Nigel Farage launches Brexit Party ahead of European elections
Ex-UKIP leader Nigel Farage has launched his new Brexit Party, saying he wants a "democratic revolution" in UK politics.
Speaking in Coventry, he said May's expected European elections were the party's "first step" but its "first task" was to "change politics".
"I said that if I did come back into the political fray it would be no more Mr Nice Guy and I mean it," he said.
But UKIP dismissed the Brexit Party as a "vehicle" for Mr Farage.
The launch comes after Prime Minister Theresa May agreed a Brexit delay to 31 October with the EU, with the option of leaving earlier if her withdrawal agreement is approved by Parliament.
This means the UK is likely to have to hold European Parliament elections on 23 May.
Mr Farage said the Brexit Party had an "impressive list" of 70 candidates for the elections. Among those revealed at the launch was Annunziata Rees-Mogg, sister of leading Conservative Brexiteer MP Jacob Rees-Mogg.
Mr Farage said: "This party is not here just to fight the European elections... this party is not just to express our anger - 23 May is the first step of the Brexit Party. We will change politics for good."
He said he was "angry, but this is not a negative emotion, this is a positive emotion".
The party had already received £750,000 online over 10 days, he said, made up of small donations of up to £500.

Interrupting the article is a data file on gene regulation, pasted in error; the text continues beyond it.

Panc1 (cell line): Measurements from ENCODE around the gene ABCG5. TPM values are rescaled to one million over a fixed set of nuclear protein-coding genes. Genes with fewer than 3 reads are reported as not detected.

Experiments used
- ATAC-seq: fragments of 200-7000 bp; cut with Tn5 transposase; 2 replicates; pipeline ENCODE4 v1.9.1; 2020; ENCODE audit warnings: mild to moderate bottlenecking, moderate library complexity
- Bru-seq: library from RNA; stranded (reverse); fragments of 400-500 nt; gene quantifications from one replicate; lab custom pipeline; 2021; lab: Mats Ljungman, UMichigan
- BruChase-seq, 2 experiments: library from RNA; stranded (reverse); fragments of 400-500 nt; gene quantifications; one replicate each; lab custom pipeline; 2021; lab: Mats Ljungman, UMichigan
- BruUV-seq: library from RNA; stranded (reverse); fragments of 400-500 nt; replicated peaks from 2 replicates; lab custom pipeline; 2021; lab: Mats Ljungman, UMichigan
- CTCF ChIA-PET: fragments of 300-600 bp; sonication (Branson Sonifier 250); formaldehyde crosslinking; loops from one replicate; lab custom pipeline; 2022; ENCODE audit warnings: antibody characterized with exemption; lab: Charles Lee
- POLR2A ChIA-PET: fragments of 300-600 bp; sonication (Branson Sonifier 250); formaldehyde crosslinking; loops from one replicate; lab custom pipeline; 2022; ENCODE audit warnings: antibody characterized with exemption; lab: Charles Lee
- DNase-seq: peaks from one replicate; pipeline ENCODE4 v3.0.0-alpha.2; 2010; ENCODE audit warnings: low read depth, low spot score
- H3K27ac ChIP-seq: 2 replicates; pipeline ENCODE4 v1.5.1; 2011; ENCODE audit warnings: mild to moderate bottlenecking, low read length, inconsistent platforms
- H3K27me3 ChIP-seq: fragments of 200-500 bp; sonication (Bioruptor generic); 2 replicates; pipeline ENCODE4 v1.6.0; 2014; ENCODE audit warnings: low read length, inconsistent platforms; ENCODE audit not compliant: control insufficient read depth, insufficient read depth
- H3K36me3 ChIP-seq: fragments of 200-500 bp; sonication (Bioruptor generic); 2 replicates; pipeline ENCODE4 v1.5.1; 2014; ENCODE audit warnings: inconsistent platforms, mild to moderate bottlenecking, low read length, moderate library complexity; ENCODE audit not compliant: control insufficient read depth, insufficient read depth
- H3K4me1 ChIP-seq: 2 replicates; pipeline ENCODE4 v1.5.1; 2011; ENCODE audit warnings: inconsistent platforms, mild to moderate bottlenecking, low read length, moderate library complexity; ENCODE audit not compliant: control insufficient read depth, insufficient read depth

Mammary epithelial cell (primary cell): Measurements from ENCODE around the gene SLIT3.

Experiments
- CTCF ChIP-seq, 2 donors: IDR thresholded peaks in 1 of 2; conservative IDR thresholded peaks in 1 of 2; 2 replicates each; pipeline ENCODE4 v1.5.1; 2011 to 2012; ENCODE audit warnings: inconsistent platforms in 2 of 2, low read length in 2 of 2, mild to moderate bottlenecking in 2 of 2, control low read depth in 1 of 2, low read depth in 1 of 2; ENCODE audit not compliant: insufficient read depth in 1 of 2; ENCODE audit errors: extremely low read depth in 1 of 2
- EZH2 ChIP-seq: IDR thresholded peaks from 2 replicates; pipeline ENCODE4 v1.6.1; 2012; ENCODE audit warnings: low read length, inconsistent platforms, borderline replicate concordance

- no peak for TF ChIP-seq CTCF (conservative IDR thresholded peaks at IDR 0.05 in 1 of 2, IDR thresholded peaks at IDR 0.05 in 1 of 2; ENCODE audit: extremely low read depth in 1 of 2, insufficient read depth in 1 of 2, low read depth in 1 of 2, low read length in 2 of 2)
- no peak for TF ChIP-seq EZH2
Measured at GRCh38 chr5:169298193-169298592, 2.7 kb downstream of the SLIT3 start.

Ms Rees-Mogg said she had stuck with the Conservatives "through thick and thin", but added: "We've got to rescue our democracy, we have got to show that the people of this country have a say in how we are run."
Who is Annunziata Rees-Mogg?
Annunziata Rees-Mogg joined the Conservative Party, at the age of five, in 1984. She says she canvassed for the party from the age of eight.
The sister of Conservative Brexiteer MP Jacob Rees-Mogg, Ms Rees-Mogg stood unsuccessfully as a Conservative candidate in the 2005 and 2010 general elections.
The freelance journalist has written for the Daily Telegraph, MoneyWeek and the European.
Earlier, Mr Farage told BBC Radio 4's Today programme: "In terms of policy, there's no difference (to UKIP), but in terms of personnel there is a vast difference.
"UKIP did struggle to get enough good people into it but unfortunately what it's chosen to do is allow the far right to join it and take it over and I'm afraid the brand is now tarnished."
He promised the Brexit Party would be "deeply intolerant of all intolerance" and would represent a cross-section of society.
UKIP leader Gerard Batten tweeted that Mr Farage's suggestion that there was no difference in policy between UKIP and the Brexit Party was "a lie".
He said: "UKIP has a manifesto and policies. Farage's party is just a vehicle for him."
He said the Brexit Party's "only purpose is to re-elect him (Mr Farage)" and was a "Tory/Establishment safety valve".
The Electoral Commission has issued European Parliamentary elections guidance for returning officers to advise them "on the rules should the elections go ahead" and to ensure they "have as much certainty as possible in developing contingency plans".